NANJING — China’s wartime capital Nanjing staged ceremonies in early December to mark the 70th anniversary of the slaughter of hundreds of thousands of Chinese by Japanese troops during the invasion of the city, an incident that has captured the imagination of filmmakers at home and abroad.
The Rape of Nanking, which refers to the eastern city’s name at the time, is a hugely popular theme with helmers, with pics about the issue either recently completed or in the works.
Talking to survivors of the invasion and hearing grim testimonies of rape and murder from now elderly victims, it’s easy to see why the story fascinates scribes and producers.
However, keeping tabs on the projects can be difficult, since political sensitivities force filmmakers to keep low profiles.
Stanley Tong has said his film, “The Diary,” about the event is not meant to be a documentary, while Oliver Stone has been in discussion with Kevin Kent about dramatizing his novel about the massacre.
The Chinese government would prefer movies about Nanjing’s past to serve nationalist interests while doing nothing to annoy Japan, on whose trade it is reliant.
Oscar-winning German helmer Florian Gallenberger has been shooting the story of the Schindler of China, Nazi party member John Rabe who saved hundreds of thousands of lives by setting up a safe area in the city during the attack.
Among those featured in the pic shooting in Shanghai and based on Rabe’s diaries are Ulrich Tukur — whose resemblance to Rabe is remarkable — Steve Buscemi, Daniel Bruehl and up and coming Chinese thesp Zhang Jingchu.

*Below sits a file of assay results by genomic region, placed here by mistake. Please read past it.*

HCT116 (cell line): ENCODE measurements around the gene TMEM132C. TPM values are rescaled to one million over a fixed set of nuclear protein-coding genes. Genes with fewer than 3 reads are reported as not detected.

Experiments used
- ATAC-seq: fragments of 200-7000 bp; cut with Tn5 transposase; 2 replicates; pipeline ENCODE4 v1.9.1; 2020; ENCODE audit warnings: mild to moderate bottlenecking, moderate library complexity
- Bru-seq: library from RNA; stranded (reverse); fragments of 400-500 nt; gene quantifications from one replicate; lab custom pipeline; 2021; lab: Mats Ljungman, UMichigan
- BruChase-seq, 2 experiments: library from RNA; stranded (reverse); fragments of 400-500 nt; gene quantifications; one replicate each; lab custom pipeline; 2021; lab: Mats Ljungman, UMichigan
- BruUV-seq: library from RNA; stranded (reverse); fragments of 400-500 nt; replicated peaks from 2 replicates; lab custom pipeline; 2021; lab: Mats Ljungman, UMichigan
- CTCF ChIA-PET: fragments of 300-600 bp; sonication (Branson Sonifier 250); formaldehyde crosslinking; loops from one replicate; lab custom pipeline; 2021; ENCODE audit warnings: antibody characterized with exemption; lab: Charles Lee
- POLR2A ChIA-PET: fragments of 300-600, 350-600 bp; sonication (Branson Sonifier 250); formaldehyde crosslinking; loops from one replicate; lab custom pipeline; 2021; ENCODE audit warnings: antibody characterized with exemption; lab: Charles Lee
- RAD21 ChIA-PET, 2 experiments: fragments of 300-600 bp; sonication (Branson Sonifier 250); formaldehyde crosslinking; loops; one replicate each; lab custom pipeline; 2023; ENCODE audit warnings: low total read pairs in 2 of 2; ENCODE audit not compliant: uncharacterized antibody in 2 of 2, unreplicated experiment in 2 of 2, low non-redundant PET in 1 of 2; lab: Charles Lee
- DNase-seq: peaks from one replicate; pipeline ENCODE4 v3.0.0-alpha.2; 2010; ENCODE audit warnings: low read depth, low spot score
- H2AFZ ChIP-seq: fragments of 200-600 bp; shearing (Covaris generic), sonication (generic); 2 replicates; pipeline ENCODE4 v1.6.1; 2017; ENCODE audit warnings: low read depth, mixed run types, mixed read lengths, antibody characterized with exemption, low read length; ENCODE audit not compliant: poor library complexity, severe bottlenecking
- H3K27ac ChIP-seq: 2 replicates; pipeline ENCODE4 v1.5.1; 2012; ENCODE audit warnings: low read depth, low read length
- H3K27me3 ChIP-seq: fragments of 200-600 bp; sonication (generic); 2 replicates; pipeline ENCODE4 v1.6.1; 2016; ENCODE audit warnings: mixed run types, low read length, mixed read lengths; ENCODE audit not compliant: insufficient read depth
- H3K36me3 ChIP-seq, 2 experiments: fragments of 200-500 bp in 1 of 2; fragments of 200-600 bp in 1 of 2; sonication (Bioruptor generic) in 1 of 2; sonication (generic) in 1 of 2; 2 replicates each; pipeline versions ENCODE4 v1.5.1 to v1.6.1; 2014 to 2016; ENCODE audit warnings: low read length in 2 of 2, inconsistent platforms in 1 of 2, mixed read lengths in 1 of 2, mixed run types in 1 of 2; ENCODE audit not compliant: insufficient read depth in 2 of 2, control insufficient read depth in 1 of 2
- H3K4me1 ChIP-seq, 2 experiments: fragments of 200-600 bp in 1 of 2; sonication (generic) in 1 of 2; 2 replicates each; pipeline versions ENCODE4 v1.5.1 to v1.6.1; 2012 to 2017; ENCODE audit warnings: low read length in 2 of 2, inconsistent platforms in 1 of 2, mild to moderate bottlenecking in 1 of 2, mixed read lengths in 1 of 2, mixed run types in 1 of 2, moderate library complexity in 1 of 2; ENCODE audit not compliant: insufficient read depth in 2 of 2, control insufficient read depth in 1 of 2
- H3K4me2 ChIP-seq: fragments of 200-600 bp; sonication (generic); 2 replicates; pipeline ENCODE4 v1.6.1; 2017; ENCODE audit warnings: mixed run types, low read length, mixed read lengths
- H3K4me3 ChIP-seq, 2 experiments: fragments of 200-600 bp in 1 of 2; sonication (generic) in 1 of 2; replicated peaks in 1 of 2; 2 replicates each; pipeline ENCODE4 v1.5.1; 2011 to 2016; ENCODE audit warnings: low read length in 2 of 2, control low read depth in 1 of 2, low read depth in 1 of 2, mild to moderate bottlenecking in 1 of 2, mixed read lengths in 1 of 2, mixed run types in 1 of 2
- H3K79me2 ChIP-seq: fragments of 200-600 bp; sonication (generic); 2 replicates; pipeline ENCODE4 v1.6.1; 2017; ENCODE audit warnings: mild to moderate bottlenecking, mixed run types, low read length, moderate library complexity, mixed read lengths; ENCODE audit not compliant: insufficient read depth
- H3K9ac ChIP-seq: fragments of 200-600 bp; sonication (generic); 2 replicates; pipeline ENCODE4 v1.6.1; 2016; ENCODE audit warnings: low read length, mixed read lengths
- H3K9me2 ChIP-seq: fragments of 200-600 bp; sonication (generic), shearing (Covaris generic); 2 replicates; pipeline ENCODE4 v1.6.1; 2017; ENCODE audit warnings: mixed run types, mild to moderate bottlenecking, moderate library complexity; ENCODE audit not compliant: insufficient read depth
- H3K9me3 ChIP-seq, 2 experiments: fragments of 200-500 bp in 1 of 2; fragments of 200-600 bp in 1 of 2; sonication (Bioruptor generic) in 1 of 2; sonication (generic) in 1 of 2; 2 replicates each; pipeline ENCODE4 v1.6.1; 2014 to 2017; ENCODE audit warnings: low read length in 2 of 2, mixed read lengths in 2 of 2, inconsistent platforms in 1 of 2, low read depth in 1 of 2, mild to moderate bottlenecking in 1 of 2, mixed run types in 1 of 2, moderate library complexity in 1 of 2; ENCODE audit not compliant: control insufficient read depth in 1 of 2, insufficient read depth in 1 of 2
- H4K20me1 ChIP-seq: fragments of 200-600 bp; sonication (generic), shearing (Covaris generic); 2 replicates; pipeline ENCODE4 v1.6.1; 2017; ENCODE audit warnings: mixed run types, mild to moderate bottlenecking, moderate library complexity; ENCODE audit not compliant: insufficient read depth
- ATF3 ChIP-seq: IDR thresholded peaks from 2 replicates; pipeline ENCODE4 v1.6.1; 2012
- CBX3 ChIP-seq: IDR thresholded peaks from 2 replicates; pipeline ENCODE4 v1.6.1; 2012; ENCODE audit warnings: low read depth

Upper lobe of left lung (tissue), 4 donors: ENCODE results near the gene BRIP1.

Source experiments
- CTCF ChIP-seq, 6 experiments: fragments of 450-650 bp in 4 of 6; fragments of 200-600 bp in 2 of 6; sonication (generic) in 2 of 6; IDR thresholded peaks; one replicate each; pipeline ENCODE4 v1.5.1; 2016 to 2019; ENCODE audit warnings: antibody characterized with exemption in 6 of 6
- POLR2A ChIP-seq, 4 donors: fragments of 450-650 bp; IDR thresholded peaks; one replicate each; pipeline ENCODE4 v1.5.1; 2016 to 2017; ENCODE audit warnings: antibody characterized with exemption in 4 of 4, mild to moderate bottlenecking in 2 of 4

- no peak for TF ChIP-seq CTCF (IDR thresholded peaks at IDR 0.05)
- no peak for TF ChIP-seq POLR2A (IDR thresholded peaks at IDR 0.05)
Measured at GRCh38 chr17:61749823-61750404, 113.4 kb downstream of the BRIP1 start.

The pic has a budget of $20 million and is a co-production between China’s Huayi Brothers Media Group and Germany’s Hofmann & Voges Entertainment. It is expected to hit theaters at the end of next year.
Simon West’s “Purple Mountain” is a $51 million U.S.-Chinese-Anglo co-production, which is adapted from Iris Chang’s international bestseller “The Rape of Nanking,” and depicts the atrocities through the eyes of a middle-class Chinese mother and daughter.
Hong Kong helmer Yim Ho initially had problems getting his script through for “Nanking Xmas 1937,” which, like many other projects, focuses on foreigners’ efforts to shelter Chinese from the Japanese. With its $35 million budget it has potential to travel.
China Film Group and Jiangsu Broadcasting are reported to have boarded Lu Chuan’s “Nanking! Nanking!” as co-financiers and the project is now shooting in Tianjin.
The $12 million film also has financing from Hong Kong-based Media Asia and Beijing’s Stellar Media. Lu went through five months of wrangling to get approval for the script.
“The Children of Huang Shi,” helmed by former Bond director Roger Spottiswoode, takes the “Rape of Nanking” as a starting point and then follows British journalist George Hogg (Jonathan Rhys-Meyers) who led a group of orphaned children to safety in a trek across China. Radha Mitchell, Michelle Yeoh and Chow Yun-fat also feature.
The feature “Nanking” is reportedly the most watched documentary in Chinese history.
Co-directed by Oscar-winning docu director Bill Guttentag and Dan Sturman, and produced by Ted Leonsis, former vice chairman of AOL, “Nanking” mixes archive footage and readings by actors such as Woody Harrelson, Stephen Dorff, Jürgen Prochnow and Mariel Hemingway.
As well as the high-profile pics, there are numerous smaller documentaries and films being made, including controversial Japanese takes on the event saying it never took place.
A correction was made to this article on Dec. 26.